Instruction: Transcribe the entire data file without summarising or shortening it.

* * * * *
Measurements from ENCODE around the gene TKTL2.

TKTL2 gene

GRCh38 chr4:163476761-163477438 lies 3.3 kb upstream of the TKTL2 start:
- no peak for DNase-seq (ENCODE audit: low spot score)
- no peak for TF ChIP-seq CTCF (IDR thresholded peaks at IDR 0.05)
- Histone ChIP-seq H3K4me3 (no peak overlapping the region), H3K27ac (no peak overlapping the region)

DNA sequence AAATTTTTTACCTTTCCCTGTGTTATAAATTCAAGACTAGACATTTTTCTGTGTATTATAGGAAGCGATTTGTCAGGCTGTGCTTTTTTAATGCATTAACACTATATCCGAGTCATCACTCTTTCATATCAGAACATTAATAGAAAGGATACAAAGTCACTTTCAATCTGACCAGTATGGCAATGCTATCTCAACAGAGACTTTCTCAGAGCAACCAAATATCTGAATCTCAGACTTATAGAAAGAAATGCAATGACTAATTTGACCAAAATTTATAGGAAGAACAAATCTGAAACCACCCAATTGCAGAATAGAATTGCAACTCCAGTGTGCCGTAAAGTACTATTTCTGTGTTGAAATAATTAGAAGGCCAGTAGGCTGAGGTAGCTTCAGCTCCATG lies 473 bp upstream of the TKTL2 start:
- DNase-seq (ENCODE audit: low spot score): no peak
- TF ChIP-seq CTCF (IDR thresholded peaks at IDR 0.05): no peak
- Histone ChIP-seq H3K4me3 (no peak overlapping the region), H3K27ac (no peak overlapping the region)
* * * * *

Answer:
Measurements from ENCODE around the gene TKTL2.

TKTL2 gene

GRCh38 chr4:163476761-163477438 lies 3.3 kb upstream of the TKTL2 start:
- no peak for DNase-seq (ENCODE audit: low spot score)
- no peak for TF ChIP-seq CTCF (IDR thresholded peaks at IDR 0.05)
- Histone ChIP-seq H3K4me3 (no peak overlapping the region), H3K27ac (no peak overlapping the region)

DNA sequence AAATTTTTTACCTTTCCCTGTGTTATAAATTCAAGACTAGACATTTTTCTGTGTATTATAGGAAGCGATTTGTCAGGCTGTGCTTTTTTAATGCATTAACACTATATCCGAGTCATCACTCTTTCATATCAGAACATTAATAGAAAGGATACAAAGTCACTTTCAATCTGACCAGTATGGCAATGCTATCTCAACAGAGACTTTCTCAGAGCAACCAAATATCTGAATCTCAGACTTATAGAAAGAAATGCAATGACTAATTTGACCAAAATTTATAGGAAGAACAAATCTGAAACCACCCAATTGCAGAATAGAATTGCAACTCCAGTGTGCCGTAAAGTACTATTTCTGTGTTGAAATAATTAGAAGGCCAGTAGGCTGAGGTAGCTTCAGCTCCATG lies 473 bp upstream of the TKTL2 start:
- DNase-seq (ENCODE audit: low spot score): no peak
- TF ChIP-seq CTCF (IDR thresholded peaks at IDR 0.05): no peak
- Histone ChIP-seq H3K4me3 (no peak overlapping the region), H3K27ac (no peak overlapping the region)